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The beauties of thinking before acting
© St. Petersburg Times
Brandon Eldred, like so many criminals after they had no success saying they didn't do it, finally was remorseful last Wednesday, was a changed man, had found religion.
My humble opinion: The recasting of self should help him and those like him get through their time in prison, but shouldn't affect one whit the judge's call on how long they stay there.
It is easy to claim remorse after you're caught, easy to call on the Lord when no one else wants to hear what you have to say, easy to say you're somebody else when everyone despises who you are.
Eldred, 18, had plenty of time to make his new-found discoveries. But the revelations didn't come at any point during the time it took him and a partner to bash, one after another, three llamas in East Lake. It didn't happen while a couple of bulls in Hillsborough County struggled with arrows the two had shot into their flesh.
Why now? Could it possibly have had anything to do with the three years he was facing on animal cruelty charges?
I'm not picking on Eldred. He simply joins a long line of convicted criminals who suddenly turned their lives around in front of a judge and jury.
But more than that, he did what seems to be the norm for most of us: Act impetuously, without thinking or thinking only of our own immediate interests, then apologize profusely -- but only when we have to.
From the way we drive to the way we watch television to the way we alter our sporting events, one thing becomes clearer by the minute: Deliberation is losing favor with humans. Evidence abounds that not only don't we spend much time thinking: We don't want to. In fact, if the trends we've set become part of our evolutionary fabric, the lives of the next few layers of humanity will be longer, crowded with experiences and virtually devoid of meaning.
They will be like MTV videos -- frenetic flashes of color and action -- with nothing allotted enough time to be contemplated.
Consider the way we drive. Traffic planners have wasted their efforts synchronizing traffic lights on long stretches of street so that drivers who maintain a steady pace are rewarded with finding each light green when they reach it. But the whole idea has been undermined by clueless drivers who seem more intent on being the first one to get to a red light than with the convenience of not having to stop. Consequently, they race to the light before it changes, punishing the sensible drivers who then have to stop behind them. So much for synchronized traffic lights.
Drivers on St. Petersburg's Central Avenue, which has two-way, two-lane traffic, routinely place more value on a parking space than on their lives or others'. Ignoring the illegality and danger of their maneuver, drivers often make hasty U-turns across oncoming traffic to stake their claims to a scarce diagonal parking space on the other side of the street, frequently causing a traffic backup as cars traveling in both directions wait for them to make the car fit.
It is typical of the selfish, ego-driven impulses that cause so many drivers to risk their lives and yours for no practical reason.
There is obviously no thought process at work. If there is, it is of little significance that it might as well go the way of the appendix as evolution continues to streamline us for functionality. If we don't use it, then we don't need it, so why bother to lug it around?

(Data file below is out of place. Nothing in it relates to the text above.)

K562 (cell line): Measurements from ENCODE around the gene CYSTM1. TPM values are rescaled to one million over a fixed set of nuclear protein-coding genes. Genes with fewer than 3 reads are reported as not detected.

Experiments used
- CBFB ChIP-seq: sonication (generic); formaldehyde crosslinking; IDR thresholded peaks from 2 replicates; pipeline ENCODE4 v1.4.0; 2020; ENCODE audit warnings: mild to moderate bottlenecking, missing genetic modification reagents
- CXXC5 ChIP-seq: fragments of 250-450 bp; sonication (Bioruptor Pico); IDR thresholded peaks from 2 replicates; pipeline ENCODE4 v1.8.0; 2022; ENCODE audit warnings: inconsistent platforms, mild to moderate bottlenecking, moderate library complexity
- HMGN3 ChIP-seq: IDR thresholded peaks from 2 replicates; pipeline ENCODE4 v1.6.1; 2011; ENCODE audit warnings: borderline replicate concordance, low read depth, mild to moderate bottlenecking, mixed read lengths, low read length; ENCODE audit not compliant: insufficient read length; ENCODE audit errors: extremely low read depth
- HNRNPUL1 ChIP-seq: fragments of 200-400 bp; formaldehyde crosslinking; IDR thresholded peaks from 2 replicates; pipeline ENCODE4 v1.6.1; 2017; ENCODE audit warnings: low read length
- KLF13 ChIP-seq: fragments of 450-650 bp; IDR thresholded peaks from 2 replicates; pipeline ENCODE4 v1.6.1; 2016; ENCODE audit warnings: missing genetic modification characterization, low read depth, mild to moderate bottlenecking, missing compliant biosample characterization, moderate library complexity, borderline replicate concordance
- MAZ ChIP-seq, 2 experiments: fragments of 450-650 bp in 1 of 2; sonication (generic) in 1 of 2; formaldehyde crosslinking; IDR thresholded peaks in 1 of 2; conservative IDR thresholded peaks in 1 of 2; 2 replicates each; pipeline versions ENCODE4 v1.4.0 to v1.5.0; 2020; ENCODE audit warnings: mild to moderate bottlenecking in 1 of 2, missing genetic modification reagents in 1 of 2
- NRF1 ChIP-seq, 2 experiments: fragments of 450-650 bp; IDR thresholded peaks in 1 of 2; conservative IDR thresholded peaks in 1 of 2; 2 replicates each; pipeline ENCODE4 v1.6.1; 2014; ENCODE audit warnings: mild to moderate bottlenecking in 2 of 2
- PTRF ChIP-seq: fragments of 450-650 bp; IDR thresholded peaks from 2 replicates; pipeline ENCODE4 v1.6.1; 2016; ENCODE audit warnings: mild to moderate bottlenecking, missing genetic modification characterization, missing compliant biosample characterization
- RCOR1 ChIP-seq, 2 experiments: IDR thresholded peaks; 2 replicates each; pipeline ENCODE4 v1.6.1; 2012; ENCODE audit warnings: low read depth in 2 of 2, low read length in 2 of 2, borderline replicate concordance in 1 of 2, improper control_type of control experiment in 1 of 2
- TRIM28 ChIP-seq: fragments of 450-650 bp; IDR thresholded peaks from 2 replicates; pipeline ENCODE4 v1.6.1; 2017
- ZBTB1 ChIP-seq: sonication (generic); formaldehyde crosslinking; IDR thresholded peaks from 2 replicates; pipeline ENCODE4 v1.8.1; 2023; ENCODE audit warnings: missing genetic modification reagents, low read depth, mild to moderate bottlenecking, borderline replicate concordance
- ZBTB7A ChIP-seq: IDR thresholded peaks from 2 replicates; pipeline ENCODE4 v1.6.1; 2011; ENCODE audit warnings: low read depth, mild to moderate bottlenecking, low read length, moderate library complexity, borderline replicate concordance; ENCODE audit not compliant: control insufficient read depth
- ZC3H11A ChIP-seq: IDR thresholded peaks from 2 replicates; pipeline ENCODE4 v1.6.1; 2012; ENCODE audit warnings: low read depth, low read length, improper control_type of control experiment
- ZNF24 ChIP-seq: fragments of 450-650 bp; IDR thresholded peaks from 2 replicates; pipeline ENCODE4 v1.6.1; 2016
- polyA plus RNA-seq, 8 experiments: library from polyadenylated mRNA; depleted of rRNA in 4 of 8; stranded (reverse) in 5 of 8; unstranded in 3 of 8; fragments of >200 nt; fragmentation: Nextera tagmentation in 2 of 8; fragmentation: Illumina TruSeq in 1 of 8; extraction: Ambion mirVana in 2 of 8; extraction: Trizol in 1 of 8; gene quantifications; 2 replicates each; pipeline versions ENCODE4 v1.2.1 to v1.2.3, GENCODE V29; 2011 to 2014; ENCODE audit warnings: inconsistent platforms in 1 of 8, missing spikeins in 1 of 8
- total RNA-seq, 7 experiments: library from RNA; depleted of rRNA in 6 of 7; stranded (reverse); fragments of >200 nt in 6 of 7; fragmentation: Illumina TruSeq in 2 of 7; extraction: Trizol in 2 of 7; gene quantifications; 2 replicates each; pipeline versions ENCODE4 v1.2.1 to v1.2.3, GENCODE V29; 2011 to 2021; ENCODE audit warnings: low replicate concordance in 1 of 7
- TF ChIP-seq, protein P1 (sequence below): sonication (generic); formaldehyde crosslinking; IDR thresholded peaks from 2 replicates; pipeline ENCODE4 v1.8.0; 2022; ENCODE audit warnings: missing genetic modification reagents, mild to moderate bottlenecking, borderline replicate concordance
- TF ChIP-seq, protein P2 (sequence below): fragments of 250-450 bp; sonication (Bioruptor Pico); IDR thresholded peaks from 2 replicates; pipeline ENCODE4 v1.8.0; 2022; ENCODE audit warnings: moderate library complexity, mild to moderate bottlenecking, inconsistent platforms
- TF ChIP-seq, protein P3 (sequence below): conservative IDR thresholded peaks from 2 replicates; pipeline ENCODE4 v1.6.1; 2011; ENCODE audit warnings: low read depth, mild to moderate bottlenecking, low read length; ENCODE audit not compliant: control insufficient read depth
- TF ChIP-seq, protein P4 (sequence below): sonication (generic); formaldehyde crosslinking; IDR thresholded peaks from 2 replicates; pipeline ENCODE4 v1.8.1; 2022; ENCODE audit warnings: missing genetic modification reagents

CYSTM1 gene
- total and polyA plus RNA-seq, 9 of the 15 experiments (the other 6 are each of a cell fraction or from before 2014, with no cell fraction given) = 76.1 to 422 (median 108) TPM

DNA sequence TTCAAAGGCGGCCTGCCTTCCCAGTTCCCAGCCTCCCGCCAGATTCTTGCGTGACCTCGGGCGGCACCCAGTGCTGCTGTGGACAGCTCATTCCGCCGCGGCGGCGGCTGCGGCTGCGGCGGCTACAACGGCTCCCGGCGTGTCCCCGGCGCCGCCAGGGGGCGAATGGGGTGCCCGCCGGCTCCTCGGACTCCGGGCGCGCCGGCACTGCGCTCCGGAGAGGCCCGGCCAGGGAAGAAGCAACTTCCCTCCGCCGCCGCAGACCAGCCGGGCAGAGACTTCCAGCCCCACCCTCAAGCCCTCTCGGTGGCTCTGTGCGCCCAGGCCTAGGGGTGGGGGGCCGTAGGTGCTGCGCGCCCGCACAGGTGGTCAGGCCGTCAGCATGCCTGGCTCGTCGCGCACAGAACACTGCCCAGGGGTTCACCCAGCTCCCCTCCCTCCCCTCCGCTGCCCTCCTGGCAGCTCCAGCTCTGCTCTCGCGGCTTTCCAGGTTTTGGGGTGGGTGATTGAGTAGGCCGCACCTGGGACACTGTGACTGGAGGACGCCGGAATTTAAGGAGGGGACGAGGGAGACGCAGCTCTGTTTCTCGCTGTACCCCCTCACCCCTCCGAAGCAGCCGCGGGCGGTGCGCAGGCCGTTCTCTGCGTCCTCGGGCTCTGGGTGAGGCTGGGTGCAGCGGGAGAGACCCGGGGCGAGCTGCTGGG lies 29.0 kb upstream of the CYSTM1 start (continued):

We've already expelled thoughtfulness from much of our entertainment. Television, for instance, is so devoid of substance that a "show about nothing" was long considered one of its best offerings. In too much of television and cinema, story is little more than a thin thread on which to hang action sequences and locker room jokes.
Television even provides the luxury of a remote control so that if the action's too slow on one channel, the viewer can speed it up artificially by watching 150 others -- each a couple of seconds.
We've even tried to eject the little bit of thinking required by sports. Even with some tinkering to speed up the action, regular football was too slow, so we shortened the field and quickened the play with arena football.
Baseball wasn't as fortunate. Rather than create an MTV version, folks in charge keep tinkering with the original, doing everything they can to marginalize the duel between pitcher and batter and the intricacies, so the clueless spectator can see more home runs. Few care anymore about the duel between pitcher and batter, few even notice the couple of crucial steps the fielders adjust left or right based on whether the pitcher is throwing inside or outside to the batter.
The game is dumbing down to fans who just want to see something spectacular.
I like deliberation. I like the finer points. I like to watch the parts of games that don't make instant replay. I watch the players' body language -- even when they're not writhing in pain after a collision at home plate.
I like deliberation. Even though it is often time-consuming and unspectacular, it is often the difference between choosing a good word as opposed to the right word.
It is also often the difference between the right course and a deadly one.
It is often the only difference between stumbling through a worthless apology and having nothing for which to apologize.
It is often the difference between mouthing unbelieved remorse and having done nothing for which remorse is due.
In little ways and ways that are as big as life itself, we are losing, if not the ability, the will to think. For our sake, and the sake of children not yet considered, we need to think about that.
When you have time maybe.
-- To reach Elijah Gosier, call (727) 893-8650 or e-mail firstname.lastname@example.org.
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